Tunisian President Beji Caid Essebsi says his country is at war with "barbarians," following an attack by suspected militants that left at least 53 people dead near the Libyan border.
Essebsi spoke Monday, hours after dozens of suspected extremists rampaged through the Tunisian town of Ben Guerdan, targeting police and army posts.
"This is an unprecedented attack, planned and organized, and whose goal was probably to take control of this area and to announce a new emirate," the president said from the capital, Tunis.
Television footage showed bodies littering a local roadway, along with bullet-riddled cars and discarded weaponry, as security forces regained control of the town after the dawn attack.
Authorities say at least 10 soldiers were killed in the fighting, along with 35 extremists and seven civilians.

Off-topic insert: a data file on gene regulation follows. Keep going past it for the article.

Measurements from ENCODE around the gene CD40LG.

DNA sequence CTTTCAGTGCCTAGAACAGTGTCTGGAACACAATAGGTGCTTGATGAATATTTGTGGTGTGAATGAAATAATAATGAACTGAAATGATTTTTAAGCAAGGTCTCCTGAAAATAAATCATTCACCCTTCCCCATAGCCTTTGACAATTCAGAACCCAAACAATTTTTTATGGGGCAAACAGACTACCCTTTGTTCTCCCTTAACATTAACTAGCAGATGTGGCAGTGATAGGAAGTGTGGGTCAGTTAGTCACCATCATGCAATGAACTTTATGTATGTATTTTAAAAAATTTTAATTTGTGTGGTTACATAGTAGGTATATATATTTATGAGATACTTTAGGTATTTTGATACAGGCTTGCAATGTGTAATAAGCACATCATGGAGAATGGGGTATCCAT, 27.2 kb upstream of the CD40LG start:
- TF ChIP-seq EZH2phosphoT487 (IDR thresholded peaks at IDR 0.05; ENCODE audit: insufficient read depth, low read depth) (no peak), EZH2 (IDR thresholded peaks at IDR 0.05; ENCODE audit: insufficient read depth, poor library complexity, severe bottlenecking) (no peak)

The battle was the second such border clash in and near the town in the past week, and comes as Britain prepares to send military advisers to help secure the porous border region.
Last month, the Pentagon said U.S. warplanes struck a nearby Islamic State training camp inside the Libyan border, killing dozens of terrorist recruits and likely senior Islamic State militant Noureddine Chouchane.
Chouchane was linked to attacks last year on a museum in Tunis, and a beach resort outside the capital, which together killed at least 60 people, most of them foreign tourists.
Tunisia has battled Islamist militancy at home and across its border with Libya since a 2011 popular uprising ousted longtime President Zine el Abidine Ben Ali and ignited the Arab Spring protests that have transformed the region.